Discontent in Society
In my recent book, ‘The Fair Process Effect,’ I aim to provide a framework for understanding and possibly managing various conditions of discontent in our societies. The book studies antecedents of societal distrust, heightened polarization, and increased levels of conspiracy thinking. The book analyzes these different instances of discontent in society, focusing on three key points:
(1) Distrust, polarization between individuals and groups, and conspiracy thinking play an important role in our world and seem to occur more and more frequently across our globe. Thus, what we can do to somehow manage these instances of social discontent deserves our attention.
(2) It can be quite hard to handle these issues. Therefore, we need scientifically grounded tools that help to prevent that unwarranted levels of distrust, polarization, and conspicuous thoughts do arise and inflate to levels that democratic societies cannot deal with in legitimate and orderly ways.
(3) It is crucial that we as individuals, groups, and societies allow for, and indeed applaud, appropriate critical attitudes of the various terrible things that are going wrong in our world. In other words, we should not go overboard and respond too harshly to every occurrence of some form of discontent in our societies.
The Fair Process Effect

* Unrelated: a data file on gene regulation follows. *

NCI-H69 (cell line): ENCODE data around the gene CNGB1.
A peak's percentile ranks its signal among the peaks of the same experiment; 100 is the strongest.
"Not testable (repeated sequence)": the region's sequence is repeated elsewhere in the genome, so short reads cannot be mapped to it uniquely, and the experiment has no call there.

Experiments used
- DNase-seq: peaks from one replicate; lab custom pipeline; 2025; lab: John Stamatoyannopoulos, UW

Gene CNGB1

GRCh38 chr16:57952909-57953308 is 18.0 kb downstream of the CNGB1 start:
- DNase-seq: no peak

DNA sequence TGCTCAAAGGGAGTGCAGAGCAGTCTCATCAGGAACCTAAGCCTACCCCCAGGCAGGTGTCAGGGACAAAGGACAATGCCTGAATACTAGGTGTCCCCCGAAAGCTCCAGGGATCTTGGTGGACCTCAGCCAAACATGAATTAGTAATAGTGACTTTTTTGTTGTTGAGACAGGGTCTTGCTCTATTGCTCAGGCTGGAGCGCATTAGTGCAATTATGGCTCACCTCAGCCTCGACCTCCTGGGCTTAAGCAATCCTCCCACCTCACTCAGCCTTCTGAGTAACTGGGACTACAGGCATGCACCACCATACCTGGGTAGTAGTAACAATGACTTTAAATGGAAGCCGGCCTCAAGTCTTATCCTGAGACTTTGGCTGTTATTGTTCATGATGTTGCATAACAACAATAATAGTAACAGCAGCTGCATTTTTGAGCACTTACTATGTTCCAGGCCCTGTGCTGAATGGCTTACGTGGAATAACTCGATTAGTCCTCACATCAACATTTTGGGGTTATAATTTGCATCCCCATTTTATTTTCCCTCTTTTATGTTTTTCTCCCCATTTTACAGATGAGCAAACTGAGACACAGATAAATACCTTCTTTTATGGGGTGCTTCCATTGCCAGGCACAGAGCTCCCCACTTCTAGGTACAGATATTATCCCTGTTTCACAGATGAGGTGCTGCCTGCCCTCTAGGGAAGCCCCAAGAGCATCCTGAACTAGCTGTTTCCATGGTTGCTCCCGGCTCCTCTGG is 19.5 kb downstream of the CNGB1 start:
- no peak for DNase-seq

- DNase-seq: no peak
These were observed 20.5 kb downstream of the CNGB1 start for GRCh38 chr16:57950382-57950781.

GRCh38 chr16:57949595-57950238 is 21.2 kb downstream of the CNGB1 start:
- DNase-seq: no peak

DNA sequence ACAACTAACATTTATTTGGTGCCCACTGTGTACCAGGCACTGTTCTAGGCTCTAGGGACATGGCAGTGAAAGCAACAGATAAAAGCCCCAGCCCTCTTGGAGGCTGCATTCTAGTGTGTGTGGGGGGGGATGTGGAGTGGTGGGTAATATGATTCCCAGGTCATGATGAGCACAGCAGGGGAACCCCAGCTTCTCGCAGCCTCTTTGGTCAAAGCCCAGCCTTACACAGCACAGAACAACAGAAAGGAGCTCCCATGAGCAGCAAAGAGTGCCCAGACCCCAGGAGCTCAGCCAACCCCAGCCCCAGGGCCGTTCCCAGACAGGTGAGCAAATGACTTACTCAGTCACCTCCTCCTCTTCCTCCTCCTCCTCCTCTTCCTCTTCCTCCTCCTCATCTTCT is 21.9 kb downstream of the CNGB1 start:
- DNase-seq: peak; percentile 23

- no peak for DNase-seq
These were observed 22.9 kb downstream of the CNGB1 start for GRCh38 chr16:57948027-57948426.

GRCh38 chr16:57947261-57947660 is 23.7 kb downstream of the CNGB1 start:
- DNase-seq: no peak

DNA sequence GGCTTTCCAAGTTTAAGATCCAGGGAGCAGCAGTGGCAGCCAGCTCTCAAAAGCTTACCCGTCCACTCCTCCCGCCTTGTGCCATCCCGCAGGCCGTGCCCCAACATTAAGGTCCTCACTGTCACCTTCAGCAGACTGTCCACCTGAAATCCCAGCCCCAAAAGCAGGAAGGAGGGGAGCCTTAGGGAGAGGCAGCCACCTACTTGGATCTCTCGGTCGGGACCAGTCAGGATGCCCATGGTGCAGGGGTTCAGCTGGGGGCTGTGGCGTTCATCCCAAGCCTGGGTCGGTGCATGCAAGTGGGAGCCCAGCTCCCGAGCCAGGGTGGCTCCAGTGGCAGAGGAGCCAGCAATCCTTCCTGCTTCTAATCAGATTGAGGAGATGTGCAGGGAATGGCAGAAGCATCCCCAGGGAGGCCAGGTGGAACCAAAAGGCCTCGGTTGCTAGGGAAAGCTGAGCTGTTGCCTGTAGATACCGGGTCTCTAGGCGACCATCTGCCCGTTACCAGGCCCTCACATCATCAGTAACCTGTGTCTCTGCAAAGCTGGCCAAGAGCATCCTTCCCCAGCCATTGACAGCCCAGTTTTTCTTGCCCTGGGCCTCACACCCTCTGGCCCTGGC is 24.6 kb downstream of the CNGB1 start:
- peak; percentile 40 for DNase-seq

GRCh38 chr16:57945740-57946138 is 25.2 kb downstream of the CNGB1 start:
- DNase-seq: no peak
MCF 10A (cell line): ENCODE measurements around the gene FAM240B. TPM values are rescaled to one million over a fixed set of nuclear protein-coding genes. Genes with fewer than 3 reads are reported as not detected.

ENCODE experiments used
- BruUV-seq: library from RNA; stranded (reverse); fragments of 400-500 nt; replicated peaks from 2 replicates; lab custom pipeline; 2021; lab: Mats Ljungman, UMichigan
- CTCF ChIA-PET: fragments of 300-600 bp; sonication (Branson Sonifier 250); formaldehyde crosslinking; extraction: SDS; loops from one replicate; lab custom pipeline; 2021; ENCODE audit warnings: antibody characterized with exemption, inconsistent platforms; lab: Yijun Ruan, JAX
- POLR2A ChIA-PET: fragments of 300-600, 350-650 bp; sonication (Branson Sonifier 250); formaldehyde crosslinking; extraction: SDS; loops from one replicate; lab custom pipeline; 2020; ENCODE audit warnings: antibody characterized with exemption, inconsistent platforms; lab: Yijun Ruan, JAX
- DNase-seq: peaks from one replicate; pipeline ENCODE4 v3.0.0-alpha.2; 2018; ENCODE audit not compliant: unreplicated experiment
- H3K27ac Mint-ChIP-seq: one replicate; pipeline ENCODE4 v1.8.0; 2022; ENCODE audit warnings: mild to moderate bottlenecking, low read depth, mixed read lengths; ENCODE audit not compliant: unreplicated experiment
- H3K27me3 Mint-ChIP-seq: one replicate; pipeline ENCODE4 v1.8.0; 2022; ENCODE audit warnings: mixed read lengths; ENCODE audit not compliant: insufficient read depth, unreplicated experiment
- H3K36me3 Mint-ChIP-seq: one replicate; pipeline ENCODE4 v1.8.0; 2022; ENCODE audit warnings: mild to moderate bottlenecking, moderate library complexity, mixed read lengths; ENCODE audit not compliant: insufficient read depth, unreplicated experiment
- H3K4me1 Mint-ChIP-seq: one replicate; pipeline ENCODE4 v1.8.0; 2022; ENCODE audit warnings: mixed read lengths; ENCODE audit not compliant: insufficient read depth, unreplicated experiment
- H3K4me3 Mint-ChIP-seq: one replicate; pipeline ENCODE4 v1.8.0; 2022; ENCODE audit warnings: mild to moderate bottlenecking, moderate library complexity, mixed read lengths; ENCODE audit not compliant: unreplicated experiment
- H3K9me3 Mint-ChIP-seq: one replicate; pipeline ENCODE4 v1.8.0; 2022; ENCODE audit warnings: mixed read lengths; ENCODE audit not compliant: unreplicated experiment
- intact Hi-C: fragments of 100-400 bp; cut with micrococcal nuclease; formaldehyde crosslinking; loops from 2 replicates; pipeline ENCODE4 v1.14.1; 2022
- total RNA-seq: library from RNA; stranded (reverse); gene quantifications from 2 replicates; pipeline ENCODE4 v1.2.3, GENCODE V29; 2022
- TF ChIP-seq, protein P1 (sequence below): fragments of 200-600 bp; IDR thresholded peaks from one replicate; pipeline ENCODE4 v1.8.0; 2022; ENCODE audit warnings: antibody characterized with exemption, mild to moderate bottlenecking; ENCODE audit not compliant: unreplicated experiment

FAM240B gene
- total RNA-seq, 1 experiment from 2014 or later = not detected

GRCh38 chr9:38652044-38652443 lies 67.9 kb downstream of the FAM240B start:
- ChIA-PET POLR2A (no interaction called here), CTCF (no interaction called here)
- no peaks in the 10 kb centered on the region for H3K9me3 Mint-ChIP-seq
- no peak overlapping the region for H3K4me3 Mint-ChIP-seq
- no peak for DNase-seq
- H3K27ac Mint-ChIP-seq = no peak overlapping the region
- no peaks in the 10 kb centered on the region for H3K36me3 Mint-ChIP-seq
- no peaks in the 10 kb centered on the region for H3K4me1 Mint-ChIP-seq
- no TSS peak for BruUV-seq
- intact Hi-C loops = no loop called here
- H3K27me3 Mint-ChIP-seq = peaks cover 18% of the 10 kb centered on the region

I argue that the science of what has become known as the fair process effect provides a framework for how to respond to these points. When people are treated in a polite manner and with respect, when they are able to voice their opinions, and when their opinions are seriously listened to by competent and professional authorities and others who matter, then it is likely that the fair process effect will occur. That is, when people thus feel fairly and justly treated, and hence feel to be members of their group, community, or society that matter, they are more likely to trust other people and are more willing to work together with them in cooperative ways and to do what is good for society at large.
As the ‘Fair Process Effect’ tries to explain in more detail, the fair process is a psychological phenomenon that can help to repair important instances of distrust, can temper hot and affective reactions within and between polarized groups, and may help to prevent suspicious ideas about conspiracies among elites or other authorities in this world.
The ‘Fair Process Effect’ explains in detail why trust plays an essential role to understand the fair process effect. That is, the figure shown here illustrates the general model studied in the book. The model assumes that various experiences in people’s lives lead to perceptions of treatment fairness and judgments of procedural justice. These perceptions in turn tend to result in more trusting responses to other people, groups, and societal institutions.
The fair process effect has been shown in many different domains of human life and quite often is surprisingly powerful in unleashing the prosocial quality of many individuals. People are also very good at distinguishing sincere instances of fair and just treatment from not so sincere attempts to lure them into something that is not good for them and not so well-intended. This makes the fair process effect quite sturdy against potential abuse by persons with no-good intentions. To be explicit, the fair process effect is not a mechanism that can be used to mend everything that needs to be mended in this world, but the effect is conceptually rich, empirically robust, and practically relevant such that it can help to start overcoming at least some crucial issues of discontent in our various societies.
Not Pampering People